Building an IT Business OfficeBy Bob Reinhold | Posted 11-02-2011
Building an IT Business Office
The challenge of demonstrating the business value gained from IT spending has been an issue for as long as there has been IT. This is particularly a challenge for financial services firms as they strive to respond to emerging regulatory requirements and drive a growth agenda in the current cost-constrained environment. But these challenges are not unique to financial services. Improving the ability to measure and communicate the business value of IT is critical for any organization in this challenging economic and regulatory environment.
One of the greatest pitfalls in linking spend to value is the common communications gap between the business and IT. IT professionals have developed a robust set of metrics designed to drive the management of IT; unfortunately, expressions like "four nines of availability" and the maintenance of "DASD utilization below 75%" are often meaningless to, say, the head of the wealth management business. According to David Reilly, Technology Infrastructure executive and Chief Technology Officer at Bank of America, "there is a big difference between management information and management reporting -- the metrics you use to measure yourself and run the business of IT are not necessarily the same things the business will use to judge your success."
To bridge this gap, a growing number of financial firms are building an IT business office. This function aids in managing IT value delivery by packaging and measuring IT services in business terms and improving the ability of the business to collaborate with IT to manage technology investments. It's a model that can work for any enterprise. The goal of this function is to increase transparency and accountability, both for IT and the business and, ultimately, to deliver the maximum value out of technology to meet the needs of the business.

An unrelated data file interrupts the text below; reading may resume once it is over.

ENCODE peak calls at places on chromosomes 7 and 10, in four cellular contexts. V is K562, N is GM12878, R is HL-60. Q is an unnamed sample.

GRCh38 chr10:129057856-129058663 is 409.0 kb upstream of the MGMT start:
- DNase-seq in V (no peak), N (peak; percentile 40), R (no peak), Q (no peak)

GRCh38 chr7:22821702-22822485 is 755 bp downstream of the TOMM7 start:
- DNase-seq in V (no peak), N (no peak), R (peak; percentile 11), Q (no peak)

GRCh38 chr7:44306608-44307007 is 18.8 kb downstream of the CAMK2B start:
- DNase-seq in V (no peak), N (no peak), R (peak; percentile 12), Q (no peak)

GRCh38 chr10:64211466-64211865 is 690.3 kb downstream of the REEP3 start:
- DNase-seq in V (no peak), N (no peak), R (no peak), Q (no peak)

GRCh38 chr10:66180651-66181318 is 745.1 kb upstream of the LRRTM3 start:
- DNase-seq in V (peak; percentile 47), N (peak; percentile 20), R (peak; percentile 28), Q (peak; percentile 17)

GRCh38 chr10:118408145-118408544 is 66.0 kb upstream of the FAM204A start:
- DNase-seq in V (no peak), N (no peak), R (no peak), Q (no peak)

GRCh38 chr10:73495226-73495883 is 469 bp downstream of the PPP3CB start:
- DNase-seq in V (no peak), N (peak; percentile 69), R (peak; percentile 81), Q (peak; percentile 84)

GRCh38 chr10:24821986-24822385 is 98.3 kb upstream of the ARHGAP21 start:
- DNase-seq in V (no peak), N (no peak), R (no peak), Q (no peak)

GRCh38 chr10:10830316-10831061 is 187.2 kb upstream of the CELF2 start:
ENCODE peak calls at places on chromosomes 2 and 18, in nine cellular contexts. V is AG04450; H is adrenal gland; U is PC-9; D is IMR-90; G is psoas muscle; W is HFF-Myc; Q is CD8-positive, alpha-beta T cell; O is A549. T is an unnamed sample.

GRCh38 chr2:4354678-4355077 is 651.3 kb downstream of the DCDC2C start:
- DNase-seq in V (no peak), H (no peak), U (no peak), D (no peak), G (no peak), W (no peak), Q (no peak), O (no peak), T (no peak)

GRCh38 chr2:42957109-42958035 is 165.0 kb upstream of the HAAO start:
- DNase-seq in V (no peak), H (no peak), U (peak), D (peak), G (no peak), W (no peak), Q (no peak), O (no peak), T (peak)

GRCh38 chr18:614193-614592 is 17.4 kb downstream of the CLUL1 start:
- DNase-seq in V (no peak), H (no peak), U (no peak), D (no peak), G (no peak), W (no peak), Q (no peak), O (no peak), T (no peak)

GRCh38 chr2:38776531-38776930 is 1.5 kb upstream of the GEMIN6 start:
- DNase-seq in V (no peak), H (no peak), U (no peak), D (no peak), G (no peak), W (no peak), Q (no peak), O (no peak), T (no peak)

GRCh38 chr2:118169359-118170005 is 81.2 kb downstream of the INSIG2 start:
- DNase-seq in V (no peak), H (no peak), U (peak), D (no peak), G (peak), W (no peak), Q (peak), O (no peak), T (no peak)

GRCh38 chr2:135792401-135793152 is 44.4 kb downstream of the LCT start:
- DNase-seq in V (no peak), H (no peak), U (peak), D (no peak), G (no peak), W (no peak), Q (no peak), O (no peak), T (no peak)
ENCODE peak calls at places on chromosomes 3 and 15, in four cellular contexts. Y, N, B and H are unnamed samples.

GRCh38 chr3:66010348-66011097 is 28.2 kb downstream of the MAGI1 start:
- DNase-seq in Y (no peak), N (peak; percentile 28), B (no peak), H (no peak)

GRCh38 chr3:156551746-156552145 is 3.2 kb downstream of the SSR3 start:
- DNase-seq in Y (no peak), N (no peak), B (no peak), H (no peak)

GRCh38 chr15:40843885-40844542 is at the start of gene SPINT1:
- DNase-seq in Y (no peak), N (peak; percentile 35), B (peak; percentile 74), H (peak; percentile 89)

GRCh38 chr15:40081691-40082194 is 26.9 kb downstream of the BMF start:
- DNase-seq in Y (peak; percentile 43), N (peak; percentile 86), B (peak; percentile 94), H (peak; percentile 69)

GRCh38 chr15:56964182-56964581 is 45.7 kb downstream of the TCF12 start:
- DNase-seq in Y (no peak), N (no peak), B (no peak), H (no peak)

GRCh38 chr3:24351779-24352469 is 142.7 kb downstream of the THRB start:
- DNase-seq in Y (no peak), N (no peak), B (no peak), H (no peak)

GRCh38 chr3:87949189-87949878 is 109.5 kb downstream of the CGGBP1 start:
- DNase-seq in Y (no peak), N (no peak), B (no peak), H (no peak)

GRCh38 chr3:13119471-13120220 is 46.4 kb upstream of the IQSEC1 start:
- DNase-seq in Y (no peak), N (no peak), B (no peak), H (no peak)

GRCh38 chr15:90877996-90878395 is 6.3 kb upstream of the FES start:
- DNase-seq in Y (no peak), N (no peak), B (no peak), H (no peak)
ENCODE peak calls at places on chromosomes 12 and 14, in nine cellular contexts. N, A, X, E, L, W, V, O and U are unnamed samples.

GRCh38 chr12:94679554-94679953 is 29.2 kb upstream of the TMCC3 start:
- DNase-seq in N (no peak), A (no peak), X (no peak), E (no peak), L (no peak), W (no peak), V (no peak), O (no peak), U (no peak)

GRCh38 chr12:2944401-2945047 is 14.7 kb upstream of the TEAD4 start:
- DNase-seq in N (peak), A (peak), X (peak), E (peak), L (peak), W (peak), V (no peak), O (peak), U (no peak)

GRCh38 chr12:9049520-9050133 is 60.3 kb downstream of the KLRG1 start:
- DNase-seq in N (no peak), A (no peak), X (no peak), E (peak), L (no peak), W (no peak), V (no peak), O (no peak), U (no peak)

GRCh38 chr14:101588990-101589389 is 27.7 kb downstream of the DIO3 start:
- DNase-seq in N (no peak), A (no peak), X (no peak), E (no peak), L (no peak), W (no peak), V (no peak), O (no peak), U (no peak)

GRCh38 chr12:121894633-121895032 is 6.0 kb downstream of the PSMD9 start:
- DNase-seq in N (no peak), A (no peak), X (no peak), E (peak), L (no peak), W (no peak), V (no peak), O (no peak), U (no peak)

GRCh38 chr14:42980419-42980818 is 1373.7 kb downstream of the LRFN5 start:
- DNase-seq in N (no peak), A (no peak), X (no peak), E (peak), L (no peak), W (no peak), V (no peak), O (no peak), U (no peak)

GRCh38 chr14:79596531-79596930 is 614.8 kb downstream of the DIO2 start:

IT business offices take different forms depending on the organization. Regardless of whether there is a formal entity called the "IT business office," or a rather informal adoption of business-aligned management and communication practices, we have found that two foundational elements are necessary to achieve the desired results.
Agreement on value components
A critical requirement for successful alignment is to get IT and the business to agree on a common definition of what is valuable to the business. Pascal Boillat, CIO of Fannie Mae, introduced the concept of an IT business office when he joined the government-sponsored entity and immediately focused on creating a common set of goals between business and technology. By agreeing on goals and standards of measurement, the "business gains transparency into IT and is empowered to make more informed decisions. The collaboration raises accountability on both sides," he says. Bank of America's Reilly emphasizes the importance of having the business take ownership of values and measurement: "You have to hold yourself accountable to what the business cares about; while this may be difficult, it is the business impact that matters."